Gaucho also revealed the lively nature of the Dali Suite. The album’s title track begins with the lead saxophone originating from the rear channel and has a beautiful and distinctive vocal arrangement, which really piqued my enjoyment with these speakers. Gaucho is decorated with some great percussion, including a high-hat cymbal that seemingly never pauses and many chimes, most notably during the first few moments of “Babylon Sisters.” All were nicely reproduced and I did not find the Dali’s tweeter to be bright, in fact to the contrary it was well balanced. It was at this point the Dali Suite seemed ready to face the challenges of some rock.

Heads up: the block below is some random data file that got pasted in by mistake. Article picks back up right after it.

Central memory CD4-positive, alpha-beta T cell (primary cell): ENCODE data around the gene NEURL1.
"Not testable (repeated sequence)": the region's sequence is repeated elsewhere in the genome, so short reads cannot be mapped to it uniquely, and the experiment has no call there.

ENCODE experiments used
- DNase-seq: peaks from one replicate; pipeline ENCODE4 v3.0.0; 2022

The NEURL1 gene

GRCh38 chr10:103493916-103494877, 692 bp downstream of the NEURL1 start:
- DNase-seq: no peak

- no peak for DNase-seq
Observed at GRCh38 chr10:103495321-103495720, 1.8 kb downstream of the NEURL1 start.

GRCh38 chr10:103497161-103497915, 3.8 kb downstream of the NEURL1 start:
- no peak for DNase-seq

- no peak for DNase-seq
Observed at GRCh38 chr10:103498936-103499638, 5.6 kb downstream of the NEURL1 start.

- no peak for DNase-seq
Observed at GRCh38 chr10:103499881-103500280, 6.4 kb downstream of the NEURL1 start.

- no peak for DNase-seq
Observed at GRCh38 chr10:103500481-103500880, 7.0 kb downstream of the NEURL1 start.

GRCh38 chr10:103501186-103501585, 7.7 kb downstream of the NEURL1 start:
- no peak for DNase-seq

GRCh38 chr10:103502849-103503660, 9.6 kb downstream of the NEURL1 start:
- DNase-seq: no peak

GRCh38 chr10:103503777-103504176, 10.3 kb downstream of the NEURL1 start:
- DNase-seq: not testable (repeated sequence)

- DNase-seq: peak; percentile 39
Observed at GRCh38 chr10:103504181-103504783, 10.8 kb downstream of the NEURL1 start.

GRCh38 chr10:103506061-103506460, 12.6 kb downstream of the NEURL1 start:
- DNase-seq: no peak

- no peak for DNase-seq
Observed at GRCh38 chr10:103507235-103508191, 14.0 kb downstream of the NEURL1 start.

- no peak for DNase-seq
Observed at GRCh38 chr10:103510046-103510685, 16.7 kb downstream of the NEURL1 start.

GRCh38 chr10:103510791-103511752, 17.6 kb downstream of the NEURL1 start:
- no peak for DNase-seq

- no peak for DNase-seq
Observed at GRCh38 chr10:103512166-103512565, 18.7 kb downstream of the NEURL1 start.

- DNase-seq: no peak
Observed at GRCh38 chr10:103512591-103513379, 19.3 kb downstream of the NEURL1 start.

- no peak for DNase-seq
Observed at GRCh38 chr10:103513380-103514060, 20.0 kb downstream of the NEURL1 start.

David Bowie became a mega-rock star with the release of The Rise and Fall of Ziggy Stardust and the Spiders from Mars (Virgin). I recently reviewed this SACD for, thus I am pretty familiar with the subtle qualities and details of its “ambitious” surround sound mix. I listened to Ziggy at moderate to extreme volume and was able to make some immediate observations about the Dali Suite. First, the Dali Suite can handle of lot of juice, which is important if you listen to your music loud. It is also an important quality, given the incredible dynamic range of DVD movies. With the Dali Suite rated at four ohms and my Proceed AMP5 delivering a healthy 250 watts per channel into that resistance, the Dali Suite never wavered, burped or distorted, even at what I consider irritating listening levels. This is not to say that you need to give the Dalis a lot of juice. They have a sensitivity of 90 dB, so even smaller amounts of power should make them sing. Second, I was only able to get the Dali Suite to begin to show weakness in its lower-frequency performance at very high listening levels. On “Rock ‘n’ Roll Suicide,” the Dali Suite was highly articulate, with Bowie’s vocals and acoustic guitar, but the bottom end did roll off some as I pushed the volume higher, leaving me yearning for deeper bass that was beyond the capability of the Suite’s subwoofer. The mid and upper bass was tight and forward; it simply lacked that couch-shaking quality that one could get from a larger or more powerful sub. While I would characterize the Dali Suite’s center channel as its anchor and strength, the subwoofer is clearly its main weakness if you are looking for earth-shaking bass. This is not to suggest that the Dali Suite does not rock out and that hard rock and heavy metal listeners will be unhappy. When I listened to the title track “Ziggy Stardust,” the Dali Suite performed like a system way beyond its price, even in the lower octaves. The familiar guitar riff on Ziggy Stardust was resonate and thick and drums once again had an attack and punch that made my listening journey through Ziggy Stardust nothing short of exactly what Bowie intended.